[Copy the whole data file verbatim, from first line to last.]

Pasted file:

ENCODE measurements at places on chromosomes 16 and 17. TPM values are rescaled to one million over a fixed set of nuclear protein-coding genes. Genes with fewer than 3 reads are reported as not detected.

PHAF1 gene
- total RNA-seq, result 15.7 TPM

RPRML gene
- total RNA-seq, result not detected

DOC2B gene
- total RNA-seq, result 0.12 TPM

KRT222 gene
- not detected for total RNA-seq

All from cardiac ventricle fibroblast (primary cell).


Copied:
ENCODE measurements at places on chromosomes 16 and 17. TPM values are rescaled to one million over a fixed set of nuclear protein-coding genes. Genes with fewer than 3 reads are reported as not detected.

PHAF1 gene
- total RNA-seq, result 15.7 TPM

RPRML gene
- total RNA-seq, result not detected

DOC2B gene
- total RNA-seq, result 0.12 TPM

KRT222 gene
- not detected for total RNA-seq

All from cardiac ventricle fibroblast (primary cell).